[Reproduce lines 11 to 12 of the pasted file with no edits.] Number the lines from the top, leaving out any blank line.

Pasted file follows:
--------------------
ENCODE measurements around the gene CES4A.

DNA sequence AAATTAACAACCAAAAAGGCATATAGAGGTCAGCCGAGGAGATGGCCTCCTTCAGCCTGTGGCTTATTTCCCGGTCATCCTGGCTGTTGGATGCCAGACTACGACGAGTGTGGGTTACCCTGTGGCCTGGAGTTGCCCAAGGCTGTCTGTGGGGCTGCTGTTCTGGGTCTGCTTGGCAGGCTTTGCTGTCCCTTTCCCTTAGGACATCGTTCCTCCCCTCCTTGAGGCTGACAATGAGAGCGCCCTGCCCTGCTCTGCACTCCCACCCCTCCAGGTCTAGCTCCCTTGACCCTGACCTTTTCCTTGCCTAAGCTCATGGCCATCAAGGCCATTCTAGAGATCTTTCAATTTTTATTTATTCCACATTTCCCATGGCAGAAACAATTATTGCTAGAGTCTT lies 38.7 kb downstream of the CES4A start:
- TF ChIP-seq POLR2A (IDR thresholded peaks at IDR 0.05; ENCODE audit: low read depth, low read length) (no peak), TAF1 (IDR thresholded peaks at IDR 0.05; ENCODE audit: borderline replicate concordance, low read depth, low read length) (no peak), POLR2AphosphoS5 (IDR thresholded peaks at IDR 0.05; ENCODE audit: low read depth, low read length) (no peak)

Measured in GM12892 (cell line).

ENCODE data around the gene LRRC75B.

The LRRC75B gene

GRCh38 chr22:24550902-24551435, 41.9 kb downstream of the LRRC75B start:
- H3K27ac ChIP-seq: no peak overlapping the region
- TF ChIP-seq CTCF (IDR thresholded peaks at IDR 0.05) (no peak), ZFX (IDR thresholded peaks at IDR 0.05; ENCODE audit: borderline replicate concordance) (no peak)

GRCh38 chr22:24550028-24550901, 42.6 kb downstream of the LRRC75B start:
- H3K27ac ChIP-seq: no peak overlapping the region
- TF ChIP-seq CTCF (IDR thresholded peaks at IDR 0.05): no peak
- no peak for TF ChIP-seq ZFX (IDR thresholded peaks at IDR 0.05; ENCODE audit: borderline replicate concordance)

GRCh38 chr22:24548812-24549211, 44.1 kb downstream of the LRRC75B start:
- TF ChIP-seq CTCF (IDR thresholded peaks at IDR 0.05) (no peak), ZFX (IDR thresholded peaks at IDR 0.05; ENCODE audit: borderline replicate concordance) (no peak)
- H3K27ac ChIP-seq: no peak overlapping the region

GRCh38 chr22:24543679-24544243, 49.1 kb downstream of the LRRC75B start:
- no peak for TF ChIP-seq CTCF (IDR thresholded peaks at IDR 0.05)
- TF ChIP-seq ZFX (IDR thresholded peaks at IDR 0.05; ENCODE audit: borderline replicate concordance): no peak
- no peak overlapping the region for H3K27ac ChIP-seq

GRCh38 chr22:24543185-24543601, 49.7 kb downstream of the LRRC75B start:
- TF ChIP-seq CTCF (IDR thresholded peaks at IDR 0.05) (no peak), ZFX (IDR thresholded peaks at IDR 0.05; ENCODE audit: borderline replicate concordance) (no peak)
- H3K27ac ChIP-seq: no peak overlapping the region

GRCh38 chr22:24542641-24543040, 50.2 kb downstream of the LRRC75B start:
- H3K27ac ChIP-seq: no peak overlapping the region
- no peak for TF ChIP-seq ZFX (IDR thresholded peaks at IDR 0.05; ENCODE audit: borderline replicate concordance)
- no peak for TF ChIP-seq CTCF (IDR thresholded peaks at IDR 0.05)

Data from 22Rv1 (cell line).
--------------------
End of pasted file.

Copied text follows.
- H3K27ac ChIP-seq: no peak overlapping the region
- TF ChIP-seq CTCF (IDR thresholded peaks at IDR 0.05): no peak